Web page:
The University of St. Thomas in Houston, Texas, has approved funding for two LGBTQ-focused events on campus for the coming school year.
The funding, passed by the Student Government Association (SGA), comes with the stipulation that campus ministry and the SGA’s Catholic Identity committee be involved in the planning process. The inclusion of these two organizations was, in the words of one SGA officer, “so we don’t run into problems down the road again.”
The events are the work of junior Samaria Herbert, Vice President of the newly-formed Diversity and Inclusion Organization. Herbert had originally requested funding for the events in an earlier meeting, but was told to wait until the fall semester and to include more details about the events, including names of speakers.
St. Thomas’ student newspaper, The Celt Independent, reports that this request was made “to ensure that the events would be held in a manner consistent with UST’s Catholic identity.”
Herbert contested that this extra level of scrutiny was a form of discrimination and appealed the decision to the SGA’s Chief Justice. In a subsequent meeting, student press was barred from the room as the University’s legal counsel addressed the legal implications of targeting LGBTQ events for additional scrutiny.
“During allocations I was trying to tell SGA, ‘The LGBT events are set up just like my other social groups and ethnic events; you have to ask me about those too,’” Herbert told The Celt Independent.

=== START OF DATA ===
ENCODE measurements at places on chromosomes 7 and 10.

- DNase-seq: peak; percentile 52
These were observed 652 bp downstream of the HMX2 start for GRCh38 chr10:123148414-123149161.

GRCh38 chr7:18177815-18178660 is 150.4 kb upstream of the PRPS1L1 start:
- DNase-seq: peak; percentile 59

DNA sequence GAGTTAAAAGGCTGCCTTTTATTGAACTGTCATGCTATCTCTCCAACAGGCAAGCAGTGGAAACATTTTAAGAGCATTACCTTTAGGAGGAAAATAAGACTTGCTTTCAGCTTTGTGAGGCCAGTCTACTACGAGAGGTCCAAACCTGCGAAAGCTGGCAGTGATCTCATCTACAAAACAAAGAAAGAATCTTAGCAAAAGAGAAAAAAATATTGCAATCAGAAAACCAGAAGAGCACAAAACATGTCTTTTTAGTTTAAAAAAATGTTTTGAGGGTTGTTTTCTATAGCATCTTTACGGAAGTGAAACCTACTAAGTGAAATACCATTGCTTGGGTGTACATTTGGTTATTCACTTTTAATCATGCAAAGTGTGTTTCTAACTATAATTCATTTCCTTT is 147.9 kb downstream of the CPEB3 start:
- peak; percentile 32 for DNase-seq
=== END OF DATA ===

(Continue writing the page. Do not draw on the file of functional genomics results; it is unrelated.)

Herbert and SGA members later met for a private mediation, in which the funding compromise was reached. The Diversity and Inclusion Organization has a $1,500 budget for the two LGBTQ-focused events.
Herbert told The Celt Independent that she is satisfied with the outcome.
“It is a positive step that the University of St. Thomas community moved forward on LGBTQ inclusion,” said Robert Shine, associate director of New Ways Ministry. “But while Catholic higher education has led the way on equality in the church, there are still too many campuses where unfortunate disputes arise. LGBTQ organizations do not need particular oversight anymore than the a cappella group or the frisbee team,”
This post is part of Bondings 2.0’s “Campus Chronicles” series on LGBTQ issues in Catholic higher education. You can read more stories by clicking “Campus Chronicles” in the Categories section to the right or by clicking here. For the latest updates on Catholic LGBT issues, subscribe to our blog by clicking here.
—Jonathan Nisly, New Ways Ministry, June 29, 2019